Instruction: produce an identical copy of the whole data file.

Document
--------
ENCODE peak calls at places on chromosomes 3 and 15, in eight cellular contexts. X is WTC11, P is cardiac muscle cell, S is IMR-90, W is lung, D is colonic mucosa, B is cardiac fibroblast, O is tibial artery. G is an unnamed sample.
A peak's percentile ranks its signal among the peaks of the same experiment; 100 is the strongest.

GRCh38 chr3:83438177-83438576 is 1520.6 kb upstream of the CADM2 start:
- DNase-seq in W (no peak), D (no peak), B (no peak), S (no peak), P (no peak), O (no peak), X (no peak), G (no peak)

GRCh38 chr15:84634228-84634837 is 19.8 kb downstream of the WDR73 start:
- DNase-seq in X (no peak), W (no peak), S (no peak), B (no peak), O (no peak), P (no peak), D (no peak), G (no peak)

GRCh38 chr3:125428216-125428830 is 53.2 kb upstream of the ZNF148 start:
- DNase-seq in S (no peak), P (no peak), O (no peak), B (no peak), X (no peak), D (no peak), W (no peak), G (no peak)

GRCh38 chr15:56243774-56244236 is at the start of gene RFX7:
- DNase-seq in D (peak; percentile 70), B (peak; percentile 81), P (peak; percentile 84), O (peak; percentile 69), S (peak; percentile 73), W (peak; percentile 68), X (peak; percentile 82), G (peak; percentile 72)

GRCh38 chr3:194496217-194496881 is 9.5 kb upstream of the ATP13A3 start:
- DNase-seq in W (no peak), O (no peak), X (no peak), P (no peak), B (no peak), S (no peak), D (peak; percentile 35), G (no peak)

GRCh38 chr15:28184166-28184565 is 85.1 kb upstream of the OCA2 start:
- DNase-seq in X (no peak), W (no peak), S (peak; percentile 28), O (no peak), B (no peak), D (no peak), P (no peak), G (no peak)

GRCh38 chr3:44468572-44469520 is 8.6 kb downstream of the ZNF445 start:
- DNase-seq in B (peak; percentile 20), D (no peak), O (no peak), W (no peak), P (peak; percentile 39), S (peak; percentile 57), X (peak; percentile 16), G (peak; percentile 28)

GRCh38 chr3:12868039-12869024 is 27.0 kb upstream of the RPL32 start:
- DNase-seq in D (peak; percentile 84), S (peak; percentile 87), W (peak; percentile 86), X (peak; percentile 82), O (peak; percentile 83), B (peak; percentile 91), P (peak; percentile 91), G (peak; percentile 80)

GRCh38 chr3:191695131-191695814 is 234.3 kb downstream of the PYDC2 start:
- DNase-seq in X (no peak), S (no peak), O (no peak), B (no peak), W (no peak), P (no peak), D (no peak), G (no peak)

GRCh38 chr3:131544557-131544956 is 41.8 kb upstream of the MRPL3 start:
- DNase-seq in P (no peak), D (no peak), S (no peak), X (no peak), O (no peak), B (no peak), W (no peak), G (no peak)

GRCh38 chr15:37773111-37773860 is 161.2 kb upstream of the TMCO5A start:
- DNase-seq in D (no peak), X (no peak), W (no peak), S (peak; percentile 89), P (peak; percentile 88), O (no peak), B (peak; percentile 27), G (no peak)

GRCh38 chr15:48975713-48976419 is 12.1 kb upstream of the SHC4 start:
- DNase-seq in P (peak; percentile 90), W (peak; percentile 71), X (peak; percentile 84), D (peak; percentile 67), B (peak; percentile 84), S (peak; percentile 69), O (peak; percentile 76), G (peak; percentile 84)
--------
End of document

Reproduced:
ENCODE peak calls at places on chromosomes 3 and 15, in eight cellular contexts. X is WTC11, P is cardiac muscle cell, S is IMR-90, W is lung, D is colonic mucosa, B is cardiac fibroblast, O is tibial artery. G is an unnamed sample.
A peak's percentile ranks its signal among the peaks of the same experiment; 100 is the strongest.

GRCh38 chr3:83438177-83438576 is 1520.6 kb upstream of the CADM2 start:
- DNase-seq in W (no peak), D (no peak), B (no peak), S (no peak), P (no peak), O (no peak), X (no peak), G (no peak)

GRCh38 chr15:84634228-84634837 is 19.8 kb downstream of the WDR73 start:
- DNase-seq in X (no peak), W (no peak), S (no peak), B (no peak), O (no peak), P (no peak), D (no peak), G (no peak)

GRCh38 chr3:125428216-125428830 is 53.2 kb upstream of the ZNF148 start:
- DNase-seq in S (no peak), P (no peak), O (no peak), B (no peak), X (no peak), D (no peak), W (no peak), G (no peak)

GRCh38 chr15:56243774-56244236 is at the start of gene RFX7:
- DNase-seq in D (peak; percentile 70), B (peak; percentile 81), P (peak; percentile 84), O (peak; percentile 69), S (peak; percentile 73), W (peak; percentile 68), X (peak; percentile 82), G (peak; percentile 72)

GRCh38 chr3:194496217-194496881 is 9.5 kb upstream of the ATP13A3 start:
- DNase-seq in W (no peak), O (no peak), X (no peak), P (no peak), B (no peak), S (no peak), D (peak; percentile 35), G (no peak)

GRCh38 chr15:28184166-28184565 is 85.1 kb upstream of the OCA2 start:
- DNase-seq in X (no peak), W (no peak), S (peak; percentile 28), O (no peak), B (no peak), D (no peak), P (no peak), G (no peak)

GRCh38 chr3:44468572-44469520 is 8.6 kb downstream of the ZNF445 start:
- DNase-seq in B (peak; percentile 20), D (no peak), O (no peak), W (no peak), P (peak; percentile 39), S (peak; percentile 57), X (peak; percentile 16), G (peak; percentile 28)

GRCh38 chr3:12868039-12869024 is 27.0 kb upstream of the RPL32 start:
- DNase-seq in D (peak; percentile 84), S (peak; percentile 87), W (peak; percentile 86), X (peak; percentile 82), O (peak; percentile 83), B (peak; percentile 91), P (peak; percentile 91), G (peak; percentile 80)

GRCh38 chr3:191695131-191695814 is 234.3 kb downstream of the PYDC2 start:
- DNase-seq in X (no peak), S (no peak), O (no peak), B (no peak), W (no peak), P (no peak), D (no peak), G (no peak)

GRCh38 chr3:131544557-131544956 is 41.8 kb upstream of the MRPL3 start:
- DNase-seq in P (no peak), D (no peak), S (no peak), X (no peak), O (no peak), B (no peak), W (no peak), G (no peak)

GRCh38 chr15:37773111-37773860 is 161.2 kb upstream of the TMCO5A start:
- DNase-seq in D (no peak), X (no peak), W (no peak), S (peak; percentile 89), P (peak; percentile 88), O (no peak), B (peak; percentile 27), G (no peak)

GRCh38 chr15:48975713-48976419 is 12.1 kb upstream of the SHC4 start:
- DNase-seq in P (peak; percentile 90), W (peak; percentile 71), X (peak; percentile 84), D (peak; percentile 67), B (peak; percentile 84), S (peak; percentile 69), O (peak; percentile 76), G (peak; percentile 84)